3

On September 13, 1990, at the time when FERC's certificate authority issued, Great Lakes already had received a conditional authorization from the Department of Energy's Office of Fossil Energy to transship the expanded volumes of gas from Canada, subject to final environmental review of the facilities to be constructed. TransCanada had not yet filed an application with the NEB to increase the volumes of gas that it was licensed to export to and re-import from Great Lakes. Order, 52 F.E.R.C. at 61,918. On September 16, 1991, TransCanada applied for export authorization for the expanded volumes of gas; six weeks later, on October 28, 1991, the NEB authorized TransCanada to export the expanded volumes of gas from November 1, 1991 until October 31, 2005. National Energy Board of Canada, Order No. GOL-2-91 (October 28, 1991), reprinted in Brief of Petitioner, Addendum at A-2

4

The initial rate that Great Lakes requested and received was the existing rate that it was charging TransCanada for transportation services. Order, 52 F.E.R.C. at 61,935. It is standard agency procedure for FERC to assign an initial rate when issuing a section 7 certificate, and for the utility to challenge that rate in a later section 4 rate filing. See Atlantic Ref. Co. v. Public Serv. Comm'n, 360 U.S. 378, 389, 79 S.Ct. 1246, 1253, 3 L.Ed.2d 1312 (1959). Great Lakes admits that it is currently recovering the cost of the expansion facility through a superseding rate, the "incremental rate" approved by the Commission in Great Lakes Gas Transmission Limited Partnership, 57 F.E.R.C. p 61,142, at 61,552-53 (1991)

5

FERC argued strenuously, in briefs and at oral argument, that the vagaries of Canadian export licensing and the gas shipping market make the at-risk condition necessary to protect the public from the cost of an economically risky pipeline expansion. If we accept FERC's argument that insufficient NEB export authority or underutilization of Great Lakes' facility will probably occur in the next thirty years, then we must also conclude that Great Lakes is aggrieved because it faces an " 'immediately pressing' " threat of economic injury. Cincinnati Gas & Elec. Co. v. FPC, 246 F.2d 688, 694 (D.C.Cir.1957) (quoting Eccles v. Peoples Bank, 333 U.S. 426, 432, 68 S.Ct. 641, 644, 92 L.Ed. 784 (1948)); see also ANR Pipeline, 771 F.2d at 515-16 (ruling that the NGA's "injury-in-fact requirement" includes a " 'looming unavoidable threat' of harm" (quoting Cincinnati Gas & Elec. Co., 246 F.2d at 694))

6

Great Lakes asserted at oral argument that it is "atypical" for the industry to make shipping contracts for twelve to thirty years in the future

7

It is unclear to us whether Great Lakes could accelerate the 3% depreciation rate on the facility. Great Lakes has not challenged the 3% depreciation rate assigned to the facility, and stated at oral argument that 33.3 years was a reasonable cost recovery time for the facility

8

See cases cited infra note 11

9

Because we find this petition fit for review, we need not consider whether any advantage we might gain from delay is outweighed by the "hardship" that Great Lakes would suffer if we postponed review. Consolidated Rail Corp. v. United States, 896 F.2d 574, 577-78 (D.C.Cir.1990); see also Payne Enters., Inc. v. United States, 837 F.2d 486, 493 (D.C.Cir.1988) (stating that inquiry into petitioner's interest in prompt review is irrelevant when neither court nor agency has an interest in postponing review)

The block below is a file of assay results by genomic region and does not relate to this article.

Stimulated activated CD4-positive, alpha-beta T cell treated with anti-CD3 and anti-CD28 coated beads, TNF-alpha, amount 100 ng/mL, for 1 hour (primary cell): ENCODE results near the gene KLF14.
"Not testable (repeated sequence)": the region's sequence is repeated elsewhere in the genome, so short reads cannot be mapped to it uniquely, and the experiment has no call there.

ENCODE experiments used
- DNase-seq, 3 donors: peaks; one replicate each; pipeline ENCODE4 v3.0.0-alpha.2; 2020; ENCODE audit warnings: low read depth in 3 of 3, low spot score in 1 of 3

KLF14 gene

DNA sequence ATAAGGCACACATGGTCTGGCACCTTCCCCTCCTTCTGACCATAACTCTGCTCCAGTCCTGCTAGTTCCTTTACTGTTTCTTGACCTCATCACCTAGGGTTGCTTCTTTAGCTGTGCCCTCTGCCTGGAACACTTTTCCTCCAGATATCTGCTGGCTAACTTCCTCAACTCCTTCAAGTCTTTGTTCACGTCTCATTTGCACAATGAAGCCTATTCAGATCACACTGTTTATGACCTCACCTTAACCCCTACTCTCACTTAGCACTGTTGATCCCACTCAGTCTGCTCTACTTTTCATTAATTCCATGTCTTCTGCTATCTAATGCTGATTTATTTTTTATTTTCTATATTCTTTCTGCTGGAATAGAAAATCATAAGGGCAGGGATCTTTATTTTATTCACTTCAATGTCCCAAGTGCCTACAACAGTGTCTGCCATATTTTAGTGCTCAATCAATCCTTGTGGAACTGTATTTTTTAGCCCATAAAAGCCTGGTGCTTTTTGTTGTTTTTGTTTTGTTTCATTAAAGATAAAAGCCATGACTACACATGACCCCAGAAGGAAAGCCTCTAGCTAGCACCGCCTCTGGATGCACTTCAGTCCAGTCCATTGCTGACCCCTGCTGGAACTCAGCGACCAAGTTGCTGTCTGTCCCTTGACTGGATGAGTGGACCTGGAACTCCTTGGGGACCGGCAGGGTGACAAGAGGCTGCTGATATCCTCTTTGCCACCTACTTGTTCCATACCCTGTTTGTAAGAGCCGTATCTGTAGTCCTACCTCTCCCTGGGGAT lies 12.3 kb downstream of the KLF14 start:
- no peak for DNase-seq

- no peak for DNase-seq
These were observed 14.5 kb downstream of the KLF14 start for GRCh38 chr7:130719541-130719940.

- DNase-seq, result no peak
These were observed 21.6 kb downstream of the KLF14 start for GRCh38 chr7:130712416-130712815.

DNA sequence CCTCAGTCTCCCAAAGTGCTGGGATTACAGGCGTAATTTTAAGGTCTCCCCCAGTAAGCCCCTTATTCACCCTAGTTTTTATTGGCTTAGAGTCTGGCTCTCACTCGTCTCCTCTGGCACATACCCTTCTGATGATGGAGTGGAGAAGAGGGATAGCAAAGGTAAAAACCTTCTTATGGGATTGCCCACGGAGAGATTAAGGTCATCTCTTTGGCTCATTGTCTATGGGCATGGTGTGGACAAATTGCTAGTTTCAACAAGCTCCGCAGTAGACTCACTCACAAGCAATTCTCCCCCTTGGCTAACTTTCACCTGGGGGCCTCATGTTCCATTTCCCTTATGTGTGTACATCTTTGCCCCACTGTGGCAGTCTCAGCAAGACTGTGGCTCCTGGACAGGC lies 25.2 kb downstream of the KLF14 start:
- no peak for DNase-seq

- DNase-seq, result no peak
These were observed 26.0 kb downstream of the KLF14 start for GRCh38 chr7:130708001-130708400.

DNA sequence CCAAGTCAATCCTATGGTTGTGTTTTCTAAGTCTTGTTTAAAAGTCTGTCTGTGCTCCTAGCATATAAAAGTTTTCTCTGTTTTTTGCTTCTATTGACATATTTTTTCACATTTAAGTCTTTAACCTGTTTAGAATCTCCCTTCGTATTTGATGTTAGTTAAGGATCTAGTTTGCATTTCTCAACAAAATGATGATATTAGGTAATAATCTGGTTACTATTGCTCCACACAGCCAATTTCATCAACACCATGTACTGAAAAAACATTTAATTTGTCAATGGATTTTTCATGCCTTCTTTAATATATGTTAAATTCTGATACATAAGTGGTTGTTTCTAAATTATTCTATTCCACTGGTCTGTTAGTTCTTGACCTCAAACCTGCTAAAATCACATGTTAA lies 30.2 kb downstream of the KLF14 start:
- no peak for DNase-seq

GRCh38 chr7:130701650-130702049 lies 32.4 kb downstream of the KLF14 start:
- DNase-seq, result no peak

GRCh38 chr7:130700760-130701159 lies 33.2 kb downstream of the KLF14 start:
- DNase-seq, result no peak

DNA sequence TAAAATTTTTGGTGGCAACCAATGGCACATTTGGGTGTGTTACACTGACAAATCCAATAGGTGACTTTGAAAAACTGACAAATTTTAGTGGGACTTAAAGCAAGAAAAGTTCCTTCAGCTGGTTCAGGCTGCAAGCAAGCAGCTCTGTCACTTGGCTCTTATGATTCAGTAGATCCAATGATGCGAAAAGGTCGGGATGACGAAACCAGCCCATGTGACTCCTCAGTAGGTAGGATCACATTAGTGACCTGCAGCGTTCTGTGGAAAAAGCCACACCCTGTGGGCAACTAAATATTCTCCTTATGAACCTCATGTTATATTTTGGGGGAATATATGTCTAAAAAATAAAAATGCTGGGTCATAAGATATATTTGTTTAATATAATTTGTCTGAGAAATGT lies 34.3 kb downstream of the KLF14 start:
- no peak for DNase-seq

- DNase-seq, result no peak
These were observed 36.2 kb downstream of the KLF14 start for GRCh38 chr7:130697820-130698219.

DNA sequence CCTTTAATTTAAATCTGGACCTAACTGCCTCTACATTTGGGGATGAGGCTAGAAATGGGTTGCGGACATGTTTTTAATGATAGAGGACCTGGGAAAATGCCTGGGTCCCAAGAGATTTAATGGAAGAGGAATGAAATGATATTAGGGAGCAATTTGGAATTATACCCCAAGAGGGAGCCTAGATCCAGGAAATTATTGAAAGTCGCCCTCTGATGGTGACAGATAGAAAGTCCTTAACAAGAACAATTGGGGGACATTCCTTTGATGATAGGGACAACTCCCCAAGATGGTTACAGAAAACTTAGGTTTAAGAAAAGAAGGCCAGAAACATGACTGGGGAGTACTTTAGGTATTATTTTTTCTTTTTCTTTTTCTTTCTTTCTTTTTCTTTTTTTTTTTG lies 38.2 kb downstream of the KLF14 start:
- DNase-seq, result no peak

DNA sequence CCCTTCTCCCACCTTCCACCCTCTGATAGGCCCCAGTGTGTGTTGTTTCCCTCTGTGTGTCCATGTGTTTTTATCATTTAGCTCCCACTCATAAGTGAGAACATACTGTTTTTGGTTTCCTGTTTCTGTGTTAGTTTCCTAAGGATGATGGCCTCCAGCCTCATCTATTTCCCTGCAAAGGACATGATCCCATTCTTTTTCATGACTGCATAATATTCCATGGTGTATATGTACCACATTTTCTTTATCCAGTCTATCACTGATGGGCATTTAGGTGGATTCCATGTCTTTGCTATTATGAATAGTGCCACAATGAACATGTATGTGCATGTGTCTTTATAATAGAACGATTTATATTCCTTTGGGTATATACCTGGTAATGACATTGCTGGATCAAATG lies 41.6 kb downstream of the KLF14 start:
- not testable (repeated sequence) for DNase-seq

10

Great Lakes argued in its briefs that the at-risk condition discriminates against transporters of Canadian gas, and thus violated FERC's "level playing field" policy, the Transit Treaty, and the Canadian-United States Free Trade Agreement. We may not consider these arguments because Great Lakes did not specifically raise them in its request for rehearing. 15 U.S.C. § 717r(a) (1988) ("The application for rehearing shall set forth specifically the ground or grounds upon which such application is based.") (emphasis added); 15 U.S.C. § 717r(b) (1988) ("No objection to the order of the Commission shall be considered by the court unless such objection shall have been urged before the Commission in the application for rehearing unless there is reasonable ground for failure so to do.")

11

See, e.g., ANR Pipeline Co., 54 F.E.R.C. p 61,032, at 61,114, 61,121, 61,122, on reh'g, 55 F.E.R.C. p 61,415, at 62,232 (1991), appeal docketed, ANR Pipeline Co. v. FERC, No. 91-1375 (D.C.Cir., Aug. 9, 1991); Northwest Pipeline Corp., 56 F.E.R.C. p 61,006, at 61,046-47, supplemented, 56 F.E.R.C. p 61,300, on reh'g 57 F.E.R.C. p 61,184 (1991), amended, 58 F.E.R.C. p 61,079, on reh'g, 59 F.E.R.C. p 61,289, at 62,058-60 (1992); Pacific Gas Transmission Co., 54 F.E.R.C. p 61,035, at 61,162, clarified, 56 F.E.R.C. p 61,291, on reh'g, 56 F.E.R.C. p 61,192, at 61,682, modified, 57 F.E.R.C. p 61,097 (1991), appeal docketed, Altamont Gas Transmission Co. v. FERC, No. 91-1369 (D.C.Cir., Aug. 6, 1991). Additional cases were cited in the Commission's brief. Brief for Respondent at 24 n. 7, Great Lakes Gas Transmission Limited Partnership v. FERC, No. 91-1394 (D.C.Cir.1992)

12

The Commission admits in its brief that it did not find that Great Lakes' proposed Canadian gas supplies were either inadequate or unavailable. Brief for Respondent at 28

13

See supra note 3